A giant animatronic doll sings the Korean phrase for “Red Light, Green Light.” Adults in green tracksuits have the length of the jingle to move forward and stop before the doll turns. The ones who don’t stop in time? Shot down.
Squid Game, the new K-drama that may become Netflix’s biggest show ever in the next couple of days, arrived in the U.S. with an eye-catching trailer and a dream. Word of mouth by netizens on Twitter and Tik Tok has propelled the death-game thriller into the mainstream, with lots of other Korean content (hopefully) following closely behind. For now, the series has resonated with millions of viewers in more than 90 countries, all watching 456 players carrying immense debt compete in deadly children’s games for a chance to win a literal fortune. How the show got so big is a journey still being sussed out, so for now the best thing to do is just join the ride.
After a black-and-white scene explaining the titular game, we meet our first main character, Seong Gi-hun, a divorced dad with a gambling problem and massive debt who lives with his mother. In the first 12 minutes of the episode, Gi-hun is so unbearably pitiful — stealing his mom’s debit card, recklessly gambling her money on horse races, losing his winnings, getting beaten up by his loan shark, taking back a 10,000-won tip (about $10) from a cashier — it’s nearly impossible to root for him. All this happens on his daughter Ga-yeong’s 10th birthday, no less, resulting in a disappointing dinner of tteokbokki (spicy fish and rice cakes) and a gun-shaped lighter when all she wanted was fried chicken. (Also, poor Ga-yeong.)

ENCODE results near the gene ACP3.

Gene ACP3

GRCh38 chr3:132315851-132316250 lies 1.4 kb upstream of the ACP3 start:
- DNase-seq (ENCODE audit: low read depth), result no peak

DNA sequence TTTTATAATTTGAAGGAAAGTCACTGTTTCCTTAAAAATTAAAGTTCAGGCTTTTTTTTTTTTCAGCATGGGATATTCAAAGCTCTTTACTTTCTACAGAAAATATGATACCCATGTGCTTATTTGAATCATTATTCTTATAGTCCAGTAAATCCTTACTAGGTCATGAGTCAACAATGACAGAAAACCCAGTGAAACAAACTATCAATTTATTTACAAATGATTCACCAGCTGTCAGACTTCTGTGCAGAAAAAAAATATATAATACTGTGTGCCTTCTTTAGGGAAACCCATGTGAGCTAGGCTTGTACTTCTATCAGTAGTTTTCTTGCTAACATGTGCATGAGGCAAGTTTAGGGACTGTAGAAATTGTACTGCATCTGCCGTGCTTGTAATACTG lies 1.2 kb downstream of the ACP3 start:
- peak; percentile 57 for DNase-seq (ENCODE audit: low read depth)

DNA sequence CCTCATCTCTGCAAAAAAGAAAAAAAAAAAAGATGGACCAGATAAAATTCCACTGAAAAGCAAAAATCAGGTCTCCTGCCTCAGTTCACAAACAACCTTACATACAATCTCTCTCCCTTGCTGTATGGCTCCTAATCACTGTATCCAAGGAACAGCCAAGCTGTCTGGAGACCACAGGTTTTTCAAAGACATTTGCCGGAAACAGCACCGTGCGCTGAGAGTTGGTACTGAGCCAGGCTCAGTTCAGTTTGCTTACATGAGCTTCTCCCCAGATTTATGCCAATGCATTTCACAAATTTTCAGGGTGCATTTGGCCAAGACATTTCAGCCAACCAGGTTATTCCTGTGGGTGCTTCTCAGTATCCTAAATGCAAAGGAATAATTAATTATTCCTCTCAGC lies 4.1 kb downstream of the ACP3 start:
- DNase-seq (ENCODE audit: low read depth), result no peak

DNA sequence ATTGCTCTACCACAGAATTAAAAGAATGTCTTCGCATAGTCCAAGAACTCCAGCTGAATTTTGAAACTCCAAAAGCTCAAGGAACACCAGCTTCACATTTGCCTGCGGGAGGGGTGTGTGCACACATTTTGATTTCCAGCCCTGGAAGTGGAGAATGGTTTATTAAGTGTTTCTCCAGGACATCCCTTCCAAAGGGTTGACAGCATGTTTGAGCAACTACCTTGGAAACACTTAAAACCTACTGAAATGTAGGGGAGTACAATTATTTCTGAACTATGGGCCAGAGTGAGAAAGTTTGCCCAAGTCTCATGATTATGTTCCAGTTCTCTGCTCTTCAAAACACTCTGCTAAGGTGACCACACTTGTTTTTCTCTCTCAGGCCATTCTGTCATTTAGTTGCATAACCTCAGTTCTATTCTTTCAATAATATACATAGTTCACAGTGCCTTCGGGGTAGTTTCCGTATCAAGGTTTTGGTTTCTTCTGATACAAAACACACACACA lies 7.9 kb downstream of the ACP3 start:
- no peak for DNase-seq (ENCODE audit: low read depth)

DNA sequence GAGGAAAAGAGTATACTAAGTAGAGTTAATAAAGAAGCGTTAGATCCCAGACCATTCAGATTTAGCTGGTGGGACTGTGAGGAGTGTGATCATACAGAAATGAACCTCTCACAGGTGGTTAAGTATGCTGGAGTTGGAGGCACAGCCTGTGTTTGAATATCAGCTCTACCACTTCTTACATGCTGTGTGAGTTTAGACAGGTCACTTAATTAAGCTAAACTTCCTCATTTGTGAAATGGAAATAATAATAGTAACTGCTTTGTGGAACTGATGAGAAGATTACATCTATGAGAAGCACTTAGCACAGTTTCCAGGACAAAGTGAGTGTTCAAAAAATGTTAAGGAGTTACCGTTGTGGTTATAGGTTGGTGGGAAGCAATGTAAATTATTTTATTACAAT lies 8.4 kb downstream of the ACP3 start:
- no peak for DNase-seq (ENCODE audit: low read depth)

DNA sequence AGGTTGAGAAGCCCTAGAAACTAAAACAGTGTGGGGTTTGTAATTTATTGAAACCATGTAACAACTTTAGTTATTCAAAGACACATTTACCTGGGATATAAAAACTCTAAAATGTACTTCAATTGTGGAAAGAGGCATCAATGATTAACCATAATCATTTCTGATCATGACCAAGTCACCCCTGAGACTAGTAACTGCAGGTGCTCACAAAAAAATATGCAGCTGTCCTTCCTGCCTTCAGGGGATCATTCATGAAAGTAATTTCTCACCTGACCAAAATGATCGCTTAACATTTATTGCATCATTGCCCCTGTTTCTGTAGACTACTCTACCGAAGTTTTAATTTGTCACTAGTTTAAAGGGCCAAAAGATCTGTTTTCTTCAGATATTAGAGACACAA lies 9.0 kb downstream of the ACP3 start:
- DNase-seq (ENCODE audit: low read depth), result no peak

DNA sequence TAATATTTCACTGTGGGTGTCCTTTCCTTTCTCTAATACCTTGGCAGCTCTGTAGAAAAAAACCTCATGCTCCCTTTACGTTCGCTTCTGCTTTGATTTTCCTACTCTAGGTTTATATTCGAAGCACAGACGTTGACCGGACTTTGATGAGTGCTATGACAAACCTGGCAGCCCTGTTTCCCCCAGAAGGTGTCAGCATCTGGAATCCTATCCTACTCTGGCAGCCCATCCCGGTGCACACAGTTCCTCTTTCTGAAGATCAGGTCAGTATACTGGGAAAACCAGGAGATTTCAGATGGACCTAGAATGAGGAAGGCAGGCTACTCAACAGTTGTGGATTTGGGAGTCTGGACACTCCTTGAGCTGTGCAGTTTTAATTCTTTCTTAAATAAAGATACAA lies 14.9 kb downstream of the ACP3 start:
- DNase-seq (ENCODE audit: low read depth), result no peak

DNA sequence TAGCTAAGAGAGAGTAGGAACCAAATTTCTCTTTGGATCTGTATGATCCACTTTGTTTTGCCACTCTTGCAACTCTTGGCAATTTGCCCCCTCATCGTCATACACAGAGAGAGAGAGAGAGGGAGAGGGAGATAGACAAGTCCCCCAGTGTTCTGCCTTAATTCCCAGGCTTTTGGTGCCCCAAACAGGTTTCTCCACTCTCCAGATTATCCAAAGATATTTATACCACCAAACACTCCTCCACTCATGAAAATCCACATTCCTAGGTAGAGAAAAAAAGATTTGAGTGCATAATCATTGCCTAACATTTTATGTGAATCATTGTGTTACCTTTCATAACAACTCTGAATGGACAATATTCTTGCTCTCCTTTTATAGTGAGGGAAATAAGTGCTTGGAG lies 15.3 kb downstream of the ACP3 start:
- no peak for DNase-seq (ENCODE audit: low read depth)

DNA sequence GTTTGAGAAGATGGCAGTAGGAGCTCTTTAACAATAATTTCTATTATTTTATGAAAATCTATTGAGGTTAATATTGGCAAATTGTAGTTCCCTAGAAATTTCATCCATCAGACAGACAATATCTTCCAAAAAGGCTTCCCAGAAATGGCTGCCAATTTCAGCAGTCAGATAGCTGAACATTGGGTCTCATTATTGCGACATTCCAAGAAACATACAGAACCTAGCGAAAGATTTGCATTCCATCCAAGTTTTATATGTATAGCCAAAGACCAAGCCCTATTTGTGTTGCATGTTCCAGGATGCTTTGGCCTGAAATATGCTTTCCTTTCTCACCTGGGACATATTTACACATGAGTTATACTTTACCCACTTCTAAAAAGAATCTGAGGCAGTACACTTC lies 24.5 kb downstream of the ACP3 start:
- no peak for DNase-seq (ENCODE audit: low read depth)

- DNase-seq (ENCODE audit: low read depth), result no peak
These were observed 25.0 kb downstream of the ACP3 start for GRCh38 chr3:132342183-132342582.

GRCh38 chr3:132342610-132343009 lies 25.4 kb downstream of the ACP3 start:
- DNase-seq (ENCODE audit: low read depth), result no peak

At the end of this rough-ass day, Gi-hun meets a mysterious recruiter (played by none other than the Goblin himself, Gong Yoo). Gi-hun thinks he’s a missionary at first, but no, the recruiter is just a handsome man offering cash to strangers who beat him in a round of ddakji. (The penniless losers? They get off with the low price of a slap to the face.) To win at ddakji (origami meets pogs), you have to flip your opponent’s folded origami square with your own, and it looks like it requires both brute strength and an eye for angles to be good. Gi-hun is not good. I lost count of how many times he gets slapped before he actually wins one round, but considering my limit would have been three, he plays long enough to prove himself both desperate for money and a glutton for punishment: the ideal candidate for the upcoming games. After he finally wins (and briefly forgets about the money over the chance to slap back, which, fair), the recruiter outlines Gi-hun’s disheartening financial circumstances and gives him a business card with three symbols on one side and a phone number on the other. Gi-hun doesn’t seem entirely interested in what it all means until his mother tells him that Ga-yeong is moving to the U.S. with her mom and stepfather, but he could get custody if he proves his financial means. It’s enough to push him to call the phone number. The recruiter asks if he wants to “participate in the game.” Next thing we know, he’s getting picked up by a masked driver in a van and knocked out with sleeping gas.